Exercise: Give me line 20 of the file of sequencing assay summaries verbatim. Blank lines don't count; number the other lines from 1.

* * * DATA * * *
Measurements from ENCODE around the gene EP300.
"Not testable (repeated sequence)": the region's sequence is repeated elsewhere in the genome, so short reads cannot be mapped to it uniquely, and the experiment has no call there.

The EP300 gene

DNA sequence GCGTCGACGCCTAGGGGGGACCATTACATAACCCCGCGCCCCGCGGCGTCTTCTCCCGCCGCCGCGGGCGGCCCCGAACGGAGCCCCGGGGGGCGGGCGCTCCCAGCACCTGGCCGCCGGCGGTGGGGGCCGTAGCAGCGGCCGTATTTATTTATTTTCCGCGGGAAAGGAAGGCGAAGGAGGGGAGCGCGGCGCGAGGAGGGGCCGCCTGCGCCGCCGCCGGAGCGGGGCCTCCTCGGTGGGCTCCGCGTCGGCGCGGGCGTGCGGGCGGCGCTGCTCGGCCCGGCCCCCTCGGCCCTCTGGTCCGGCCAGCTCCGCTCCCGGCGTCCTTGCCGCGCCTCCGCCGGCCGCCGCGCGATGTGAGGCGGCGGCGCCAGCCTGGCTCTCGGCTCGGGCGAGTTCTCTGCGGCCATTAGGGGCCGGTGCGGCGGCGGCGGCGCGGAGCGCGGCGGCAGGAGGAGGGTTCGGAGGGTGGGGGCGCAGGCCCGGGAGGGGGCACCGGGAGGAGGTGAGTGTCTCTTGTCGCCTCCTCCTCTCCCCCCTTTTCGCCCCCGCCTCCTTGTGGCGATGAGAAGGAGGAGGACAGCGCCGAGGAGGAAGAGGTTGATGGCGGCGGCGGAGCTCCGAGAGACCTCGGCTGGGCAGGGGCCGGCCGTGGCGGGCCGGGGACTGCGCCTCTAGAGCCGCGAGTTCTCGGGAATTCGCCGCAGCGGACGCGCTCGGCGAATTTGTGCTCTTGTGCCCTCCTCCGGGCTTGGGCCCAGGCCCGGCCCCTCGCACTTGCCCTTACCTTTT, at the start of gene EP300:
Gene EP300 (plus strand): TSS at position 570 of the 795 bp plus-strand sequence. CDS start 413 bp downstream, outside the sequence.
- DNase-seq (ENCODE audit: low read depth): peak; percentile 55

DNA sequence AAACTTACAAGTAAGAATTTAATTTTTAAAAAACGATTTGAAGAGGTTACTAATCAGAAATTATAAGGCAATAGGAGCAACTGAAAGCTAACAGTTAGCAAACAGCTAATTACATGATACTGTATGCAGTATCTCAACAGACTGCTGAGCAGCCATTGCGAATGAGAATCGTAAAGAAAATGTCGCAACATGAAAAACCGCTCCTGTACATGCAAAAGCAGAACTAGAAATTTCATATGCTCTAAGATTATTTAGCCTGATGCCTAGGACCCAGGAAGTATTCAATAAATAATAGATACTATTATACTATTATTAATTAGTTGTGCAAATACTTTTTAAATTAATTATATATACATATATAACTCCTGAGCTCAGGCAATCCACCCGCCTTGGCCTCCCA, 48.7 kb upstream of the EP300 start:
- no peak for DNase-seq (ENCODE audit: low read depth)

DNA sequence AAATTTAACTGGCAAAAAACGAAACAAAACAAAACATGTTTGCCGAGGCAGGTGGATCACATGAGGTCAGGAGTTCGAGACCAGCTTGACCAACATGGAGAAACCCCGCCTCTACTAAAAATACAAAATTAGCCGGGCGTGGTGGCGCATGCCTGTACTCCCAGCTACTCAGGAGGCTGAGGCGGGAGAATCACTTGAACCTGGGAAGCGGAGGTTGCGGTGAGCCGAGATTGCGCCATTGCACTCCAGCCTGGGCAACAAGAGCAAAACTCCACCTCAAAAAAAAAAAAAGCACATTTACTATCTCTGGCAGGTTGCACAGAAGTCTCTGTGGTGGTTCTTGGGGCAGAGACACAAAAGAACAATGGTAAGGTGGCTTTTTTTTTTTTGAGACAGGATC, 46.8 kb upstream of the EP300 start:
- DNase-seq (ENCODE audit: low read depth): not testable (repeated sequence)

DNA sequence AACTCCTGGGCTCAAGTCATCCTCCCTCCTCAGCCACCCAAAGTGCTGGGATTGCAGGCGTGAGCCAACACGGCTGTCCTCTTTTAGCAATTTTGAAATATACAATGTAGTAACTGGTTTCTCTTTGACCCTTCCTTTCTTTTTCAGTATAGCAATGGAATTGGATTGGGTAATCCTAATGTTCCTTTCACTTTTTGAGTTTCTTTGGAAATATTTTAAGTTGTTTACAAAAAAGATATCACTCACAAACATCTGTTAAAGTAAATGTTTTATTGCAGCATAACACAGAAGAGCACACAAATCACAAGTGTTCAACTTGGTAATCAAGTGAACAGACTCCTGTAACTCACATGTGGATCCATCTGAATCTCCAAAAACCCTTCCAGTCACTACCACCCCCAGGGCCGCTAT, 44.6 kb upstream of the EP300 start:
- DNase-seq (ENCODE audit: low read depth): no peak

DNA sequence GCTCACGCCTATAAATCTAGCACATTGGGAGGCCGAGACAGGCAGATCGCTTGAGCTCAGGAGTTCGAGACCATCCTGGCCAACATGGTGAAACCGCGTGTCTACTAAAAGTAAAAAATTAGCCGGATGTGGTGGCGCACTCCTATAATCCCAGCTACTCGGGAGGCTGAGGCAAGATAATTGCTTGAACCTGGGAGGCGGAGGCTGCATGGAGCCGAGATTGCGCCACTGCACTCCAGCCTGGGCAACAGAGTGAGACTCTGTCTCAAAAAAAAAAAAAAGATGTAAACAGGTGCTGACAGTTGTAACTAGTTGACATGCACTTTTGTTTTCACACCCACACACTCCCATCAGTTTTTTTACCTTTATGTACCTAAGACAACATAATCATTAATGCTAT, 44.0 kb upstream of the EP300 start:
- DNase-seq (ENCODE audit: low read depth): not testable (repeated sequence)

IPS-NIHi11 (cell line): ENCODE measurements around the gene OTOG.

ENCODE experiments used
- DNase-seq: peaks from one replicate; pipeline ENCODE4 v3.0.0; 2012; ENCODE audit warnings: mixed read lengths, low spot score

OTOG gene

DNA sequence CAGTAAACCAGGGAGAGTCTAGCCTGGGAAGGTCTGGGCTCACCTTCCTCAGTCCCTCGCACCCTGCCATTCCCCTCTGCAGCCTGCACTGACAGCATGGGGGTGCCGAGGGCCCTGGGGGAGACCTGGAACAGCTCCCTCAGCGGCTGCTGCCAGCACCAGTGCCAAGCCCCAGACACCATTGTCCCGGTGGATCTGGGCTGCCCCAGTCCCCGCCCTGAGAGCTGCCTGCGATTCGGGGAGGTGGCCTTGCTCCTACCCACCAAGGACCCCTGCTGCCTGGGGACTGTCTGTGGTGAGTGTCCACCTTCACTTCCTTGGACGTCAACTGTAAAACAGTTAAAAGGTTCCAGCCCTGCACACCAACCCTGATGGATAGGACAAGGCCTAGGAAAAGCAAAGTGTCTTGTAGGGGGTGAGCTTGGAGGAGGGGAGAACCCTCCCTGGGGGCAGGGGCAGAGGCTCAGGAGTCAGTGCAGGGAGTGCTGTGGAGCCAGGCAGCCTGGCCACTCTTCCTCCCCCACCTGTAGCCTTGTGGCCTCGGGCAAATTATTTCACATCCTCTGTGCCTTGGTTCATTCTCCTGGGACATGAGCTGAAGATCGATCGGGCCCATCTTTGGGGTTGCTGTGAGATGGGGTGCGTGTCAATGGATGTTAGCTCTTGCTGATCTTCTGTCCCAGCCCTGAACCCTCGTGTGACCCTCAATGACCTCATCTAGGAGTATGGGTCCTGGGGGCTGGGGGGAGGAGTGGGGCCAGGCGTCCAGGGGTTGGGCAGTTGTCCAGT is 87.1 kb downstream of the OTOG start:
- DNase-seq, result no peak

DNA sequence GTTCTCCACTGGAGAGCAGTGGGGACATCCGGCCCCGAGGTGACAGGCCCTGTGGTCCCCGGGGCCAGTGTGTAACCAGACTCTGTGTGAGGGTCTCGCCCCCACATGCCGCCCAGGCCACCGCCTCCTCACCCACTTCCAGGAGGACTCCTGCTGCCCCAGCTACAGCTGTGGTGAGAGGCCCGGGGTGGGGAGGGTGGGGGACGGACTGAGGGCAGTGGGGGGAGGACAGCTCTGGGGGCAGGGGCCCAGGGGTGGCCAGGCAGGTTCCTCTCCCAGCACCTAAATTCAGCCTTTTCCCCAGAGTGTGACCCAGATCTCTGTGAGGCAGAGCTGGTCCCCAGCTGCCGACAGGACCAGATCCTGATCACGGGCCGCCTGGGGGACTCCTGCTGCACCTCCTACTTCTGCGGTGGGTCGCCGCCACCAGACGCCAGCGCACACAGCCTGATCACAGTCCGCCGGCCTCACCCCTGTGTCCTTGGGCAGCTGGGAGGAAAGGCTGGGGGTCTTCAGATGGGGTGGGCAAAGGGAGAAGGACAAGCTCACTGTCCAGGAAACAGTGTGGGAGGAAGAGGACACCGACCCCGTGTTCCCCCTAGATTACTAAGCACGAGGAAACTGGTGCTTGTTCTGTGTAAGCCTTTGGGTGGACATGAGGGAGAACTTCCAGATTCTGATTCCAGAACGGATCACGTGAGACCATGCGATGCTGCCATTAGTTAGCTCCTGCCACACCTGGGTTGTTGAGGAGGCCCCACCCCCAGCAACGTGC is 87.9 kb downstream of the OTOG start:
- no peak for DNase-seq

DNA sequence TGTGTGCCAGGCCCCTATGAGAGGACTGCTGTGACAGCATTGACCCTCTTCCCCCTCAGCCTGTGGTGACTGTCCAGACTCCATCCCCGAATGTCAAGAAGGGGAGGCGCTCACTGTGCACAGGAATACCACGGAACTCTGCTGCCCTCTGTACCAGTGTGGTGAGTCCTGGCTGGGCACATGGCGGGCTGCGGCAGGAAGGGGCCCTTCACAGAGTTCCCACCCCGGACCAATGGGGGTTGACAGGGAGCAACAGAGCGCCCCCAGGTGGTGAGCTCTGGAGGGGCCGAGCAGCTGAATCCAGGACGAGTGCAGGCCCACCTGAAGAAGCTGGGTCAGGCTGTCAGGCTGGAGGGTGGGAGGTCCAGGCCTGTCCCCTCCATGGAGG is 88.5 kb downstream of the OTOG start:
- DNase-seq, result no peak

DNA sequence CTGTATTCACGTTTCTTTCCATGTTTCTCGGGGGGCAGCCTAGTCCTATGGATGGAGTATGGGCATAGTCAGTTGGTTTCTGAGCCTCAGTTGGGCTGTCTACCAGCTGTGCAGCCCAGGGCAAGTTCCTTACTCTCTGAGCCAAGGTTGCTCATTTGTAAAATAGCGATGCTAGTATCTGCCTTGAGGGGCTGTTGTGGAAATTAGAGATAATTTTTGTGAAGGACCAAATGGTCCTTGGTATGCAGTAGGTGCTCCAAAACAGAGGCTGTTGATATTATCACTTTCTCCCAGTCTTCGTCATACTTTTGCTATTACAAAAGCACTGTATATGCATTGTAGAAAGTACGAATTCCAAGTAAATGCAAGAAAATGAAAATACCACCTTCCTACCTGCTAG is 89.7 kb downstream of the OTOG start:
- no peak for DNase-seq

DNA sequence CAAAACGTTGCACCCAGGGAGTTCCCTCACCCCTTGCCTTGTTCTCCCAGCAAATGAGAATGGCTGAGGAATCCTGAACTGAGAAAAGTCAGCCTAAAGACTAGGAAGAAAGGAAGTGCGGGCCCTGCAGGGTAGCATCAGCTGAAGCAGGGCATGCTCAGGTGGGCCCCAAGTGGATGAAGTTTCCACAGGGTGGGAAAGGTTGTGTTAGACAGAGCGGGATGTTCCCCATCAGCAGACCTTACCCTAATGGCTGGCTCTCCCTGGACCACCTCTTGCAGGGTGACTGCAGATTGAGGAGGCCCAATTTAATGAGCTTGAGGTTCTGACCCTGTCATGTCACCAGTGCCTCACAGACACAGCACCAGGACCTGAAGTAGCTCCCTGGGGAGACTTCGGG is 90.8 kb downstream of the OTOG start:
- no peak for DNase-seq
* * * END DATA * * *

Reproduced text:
- DNase-seq, result no peak